Print is reduced to a pulp

After many years of decline, is print finally dead? Adrian Shaughnessy thinks the falling demand for glossy brochures could be the final nail in the coffin.

After many years of decline, is print finally dead? Adrian Shaughnessy thinks the falling demand for glossy brochures could be the final nail in the coffin
It will hardly come as news to designers, but maybe, just maybe, print is finally dead. Graphic design has had a significant screen-based sector for over a decade, and print’s demise has been predicted ever since.
David Carson floated the notion in the title of his 2000 book, The End of Print, and Malcolm Garrett stirred the flames when he provocatively announced – at the beginning of the digital revolution – that the book was dead.
Now, of course, print isn’t dead. There are more newspapers, books and magazines printed than ever before. There are probably more Argos catalogues published each year than there are sentient beings on the planet, and print is as prevalent as it’s always been. But, what is undeniable, is that there’s less fine print around. By ‘fine print’, I mean high-quality, top-of-the-range, well-funded, elegantly designed brochures, documents, posters and stationery. And the reason for this is that vast amounts of communication have migrated to the screen. Clients, who might once have commissioned sumptuous print items, now turn to the Internet, mobile phones and broadcast media to get their messages across.
Recently I’ve encountered three strong indicators that graphic design has entered a post-print era. The first was when I compiled a book devoted to contemporary brochure design. I approached a number of well-known British, European and American designers – many of them ‘household’ names. Naturally, a great many submitted material, and I’ve managed to fill the book with splendid examples of the art of brochure design (although mostly from the cultural sector and paper companies).
But the really surprising thing was the number of designers who said, ‘Sorry, don’t do brochures anymore. Haven’t been asked to do one in ages.’ This struck me as odd. Brochures are a staple of graphic design, and there’s something elemental in the laying out of sequential pages that is fundamental to the print-based graphic designer. Graphic design without well-designed brochures is an eerie prospect.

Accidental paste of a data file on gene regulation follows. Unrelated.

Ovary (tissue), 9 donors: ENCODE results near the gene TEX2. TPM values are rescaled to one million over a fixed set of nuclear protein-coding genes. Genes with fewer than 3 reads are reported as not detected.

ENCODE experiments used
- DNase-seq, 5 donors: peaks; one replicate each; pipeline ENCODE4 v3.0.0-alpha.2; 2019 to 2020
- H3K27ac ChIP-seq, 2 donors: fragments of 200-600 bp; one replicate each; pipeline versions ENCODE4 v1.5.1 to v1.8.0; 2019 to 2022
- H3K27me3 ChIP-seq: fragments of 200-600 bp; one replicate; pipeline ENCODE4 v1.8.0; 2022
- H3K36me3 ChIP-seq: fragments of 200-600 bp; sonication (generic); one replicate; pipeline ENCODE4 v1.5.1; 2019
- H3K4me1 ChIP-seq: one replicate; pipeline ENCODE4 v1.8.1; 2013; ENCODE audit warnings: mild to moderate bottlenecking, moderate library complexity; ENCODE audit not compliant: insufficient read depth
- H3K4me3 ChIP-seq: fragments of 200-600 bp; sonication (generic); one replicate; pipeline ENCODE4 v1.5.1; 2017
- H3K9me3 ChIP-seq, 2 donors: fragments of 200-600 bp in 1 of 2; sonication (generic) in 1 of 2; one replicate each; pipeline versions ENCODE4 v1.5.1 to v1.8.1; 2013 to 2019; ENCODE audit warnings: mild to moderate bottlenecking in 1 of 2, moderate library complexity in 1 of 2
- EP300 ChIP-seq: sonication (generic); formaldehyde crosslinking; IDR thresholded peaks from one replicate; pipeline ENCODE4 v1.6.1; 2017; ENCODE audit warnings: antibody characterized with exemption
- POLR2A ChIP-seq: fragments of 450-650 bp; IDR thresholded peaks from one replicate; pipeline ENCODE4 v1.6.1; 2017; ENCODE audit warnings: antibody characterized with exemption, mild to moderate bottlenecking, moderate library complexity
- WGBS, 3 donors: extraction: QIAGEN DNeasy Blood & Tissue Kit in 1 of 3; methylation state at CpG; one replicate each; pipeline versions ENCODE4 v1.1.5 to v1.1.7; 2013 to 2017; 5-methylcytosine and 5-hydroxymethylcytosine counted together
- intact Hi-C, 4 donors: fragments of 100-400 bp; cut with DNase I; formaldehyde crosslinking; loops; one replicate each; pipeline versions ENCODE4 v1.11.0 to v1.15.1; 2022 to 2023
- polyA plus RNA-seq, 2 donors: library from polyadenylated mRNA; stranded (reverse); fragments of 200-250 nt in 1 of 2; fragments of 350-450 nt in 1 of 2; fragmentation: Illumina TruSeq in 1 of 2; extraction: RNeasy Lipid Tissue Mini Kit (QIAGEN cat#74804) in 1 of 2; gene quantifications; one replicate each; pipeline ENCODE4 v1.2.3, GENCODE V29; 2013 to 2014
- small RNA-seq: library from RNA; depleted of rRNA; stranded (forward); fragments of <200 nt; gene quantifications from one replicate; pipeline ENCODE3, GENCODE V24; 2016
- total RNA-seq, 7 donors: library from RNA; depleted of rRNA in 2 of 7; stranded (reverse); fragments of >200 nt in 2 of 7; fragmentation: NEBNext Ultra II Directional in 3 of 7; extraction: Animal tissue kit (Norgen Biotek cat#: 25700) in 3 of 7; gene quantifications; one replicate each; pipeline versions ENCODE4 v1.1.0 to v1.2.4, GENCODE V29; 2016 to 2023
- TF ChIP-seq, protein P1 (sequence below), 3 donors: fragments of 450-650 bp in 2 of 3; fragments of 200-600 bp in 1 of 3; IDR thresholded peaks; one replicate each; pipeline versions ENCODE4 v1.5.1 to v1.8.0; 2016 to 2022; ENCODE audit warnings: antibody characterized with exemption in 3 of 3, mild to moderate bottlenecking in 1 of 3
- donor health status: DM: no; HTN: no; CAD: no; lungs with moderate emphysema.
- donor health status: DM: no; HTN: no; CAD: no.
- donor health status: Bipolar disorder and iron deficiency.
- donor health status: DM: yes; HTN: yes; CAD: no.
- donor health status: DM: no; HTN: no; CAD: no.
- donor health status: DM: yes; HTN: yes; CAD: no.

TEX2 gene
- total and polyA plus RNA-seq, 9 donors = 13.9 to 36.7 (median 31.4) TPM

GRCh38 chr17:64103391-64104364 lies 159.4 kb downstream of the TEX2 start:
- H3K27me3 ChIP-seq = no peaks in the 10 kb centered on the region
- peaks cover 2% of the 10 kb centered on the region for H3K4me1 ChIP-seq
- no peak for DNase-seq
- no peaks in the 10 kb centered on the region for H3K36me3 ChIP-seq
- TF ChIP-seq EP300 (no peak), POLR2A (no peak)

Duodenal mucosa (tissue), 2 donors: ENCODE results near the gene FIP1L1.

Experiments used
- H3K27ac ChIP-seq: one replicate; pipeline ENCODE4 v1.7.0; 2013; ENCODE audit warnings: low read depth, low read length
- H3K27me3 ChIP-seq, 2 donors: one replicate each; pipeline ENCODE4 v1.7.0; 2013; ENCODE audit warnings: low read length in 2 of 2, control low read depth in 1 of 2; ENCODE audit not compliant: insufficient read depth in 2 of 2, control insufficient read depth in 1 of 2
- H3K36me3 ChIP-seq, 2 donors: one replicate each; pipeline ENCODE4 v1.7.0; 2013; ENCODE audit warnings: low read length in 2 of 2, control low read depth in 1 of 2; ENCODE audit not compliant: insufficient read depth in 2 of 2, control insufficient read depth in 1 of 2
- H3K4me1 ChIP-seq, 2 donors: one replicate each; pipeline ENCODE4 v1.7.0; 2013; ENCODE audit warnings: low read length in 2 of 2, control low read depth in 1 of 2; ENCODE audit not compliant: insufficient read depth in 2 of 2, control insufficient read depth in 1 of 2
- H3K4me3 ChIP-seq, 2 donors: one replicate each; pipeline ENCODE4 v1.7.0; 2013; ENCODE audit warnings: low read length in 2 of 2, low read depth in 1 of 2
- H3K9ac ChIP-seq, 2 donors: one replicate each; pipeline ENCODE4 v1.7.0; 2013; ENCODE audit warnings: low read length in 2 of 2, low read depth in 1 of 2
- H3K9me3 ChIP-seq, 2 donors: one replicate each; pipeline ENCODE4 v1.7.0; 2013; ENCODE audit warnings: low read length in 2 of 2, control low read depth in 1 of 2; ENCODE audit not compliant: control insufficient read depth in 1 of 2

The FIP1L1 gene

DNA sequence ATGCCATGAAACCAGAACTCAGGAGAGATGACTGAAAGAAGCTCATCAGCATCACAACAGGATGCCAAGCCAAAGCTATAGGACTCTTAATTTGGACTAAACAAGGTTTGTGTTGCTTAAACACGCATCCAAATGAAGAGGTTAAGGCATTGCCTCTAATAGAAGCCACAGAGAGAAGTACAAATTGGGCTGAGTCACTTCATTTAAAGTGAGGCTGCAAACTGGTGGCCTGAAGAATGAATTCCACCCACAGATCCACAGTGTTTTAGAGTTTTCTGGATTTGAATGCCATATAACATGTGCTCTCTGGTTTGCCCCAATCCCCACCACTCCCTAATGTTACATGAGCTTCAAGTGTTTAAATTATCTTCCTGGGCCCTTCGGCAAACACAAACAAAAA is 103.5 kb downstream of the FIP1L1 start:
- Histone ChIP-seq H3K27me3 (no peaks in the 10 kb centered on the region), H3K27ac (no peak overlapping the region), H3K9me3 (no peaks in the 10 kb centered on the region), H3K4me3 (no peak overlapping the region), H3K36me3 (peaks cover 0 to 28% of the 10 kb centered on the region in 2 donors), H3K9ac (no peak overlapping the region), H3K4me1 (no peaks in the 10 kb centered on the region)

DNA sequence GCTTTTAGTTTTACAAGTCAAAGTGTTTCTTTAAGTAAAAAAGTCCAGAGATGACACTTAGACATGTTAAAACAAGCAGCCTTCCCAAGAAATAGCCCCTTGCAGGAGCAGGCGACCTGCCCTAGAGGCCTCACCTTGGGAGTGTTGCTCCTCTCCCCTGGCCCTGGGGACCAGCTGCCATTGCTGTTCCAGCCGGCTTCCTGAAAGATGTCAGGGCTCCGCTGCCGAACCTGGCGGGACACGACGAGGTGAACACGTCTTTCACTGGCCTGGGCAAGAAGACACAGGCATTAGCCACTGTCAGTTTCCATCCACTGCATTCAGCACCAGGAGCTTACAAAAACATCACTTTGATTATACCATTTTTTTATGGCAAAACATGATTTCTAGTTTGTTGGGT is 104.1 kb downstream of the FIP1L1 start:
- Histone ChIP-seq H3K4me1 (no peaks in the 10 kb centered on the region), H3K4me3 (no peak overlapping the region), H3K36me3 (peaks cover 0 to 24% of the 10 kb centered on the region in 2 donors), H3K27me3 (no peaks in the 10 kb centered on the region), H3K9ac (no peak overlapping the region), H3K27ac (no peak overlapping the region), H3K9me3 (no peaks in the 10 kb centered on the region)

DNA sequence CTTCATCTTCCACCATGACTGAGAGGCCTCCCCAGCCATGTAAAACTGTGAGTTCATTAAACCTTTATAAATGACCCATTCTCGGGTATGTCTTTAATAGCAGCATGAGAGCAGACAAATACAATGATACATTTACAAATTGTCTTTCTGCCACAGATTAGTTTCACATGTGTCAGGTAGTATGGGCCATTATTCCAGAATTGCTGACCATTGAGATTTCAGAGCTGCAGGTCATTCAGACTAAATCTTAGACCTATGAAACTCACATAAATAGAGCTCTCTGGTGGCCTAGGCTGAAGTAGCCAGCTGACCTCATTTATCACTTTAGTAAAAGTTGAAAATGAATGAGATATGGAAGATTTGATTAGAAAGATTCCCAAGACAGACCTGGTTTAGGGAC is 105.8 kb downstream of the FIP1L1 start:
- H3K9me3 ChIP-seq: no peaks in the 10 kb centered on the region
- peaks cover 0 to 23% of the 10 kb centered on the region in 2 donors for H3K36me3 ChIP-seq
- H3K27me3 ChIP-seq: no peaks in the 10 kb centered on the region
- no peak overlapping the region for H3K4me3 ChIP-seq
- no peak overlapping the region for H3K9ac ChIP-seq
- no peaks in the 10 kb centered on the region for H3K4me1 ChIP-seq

The second insight came after bumping into an established design industry printer who is no longer a printer. He’d previously run a well-regarded press, dedicated to high quality print, but he found it was no longer economically viable, and, like a master thatcher seeing the dwindling demand for thatched roofs, he decided that it was time to do something else.
The final piece of evidence for the prosecution was provided in the pages of Design Week, where it was reported that some research produced by the Design Council and the DBA (DW 22 September 2005) contained the following observation/ ‘More designers are working in the digital and media areas than in any other business.’
So, it’s official – graphic design is mostly about the screen and digital communications. But is print dead? No, but opportunities to design high-quality, ground-breaking, soul-lifting printed communications are getting fewer and fewer. And yet it’s not all bad news for print junkies: as digital print reaches new levels of sophistication, a new arena of possibilities opens up – not the least of which is print-to-order, with its huge benefits to sustainability. Perhaps print is not dead after all – it just smells different.

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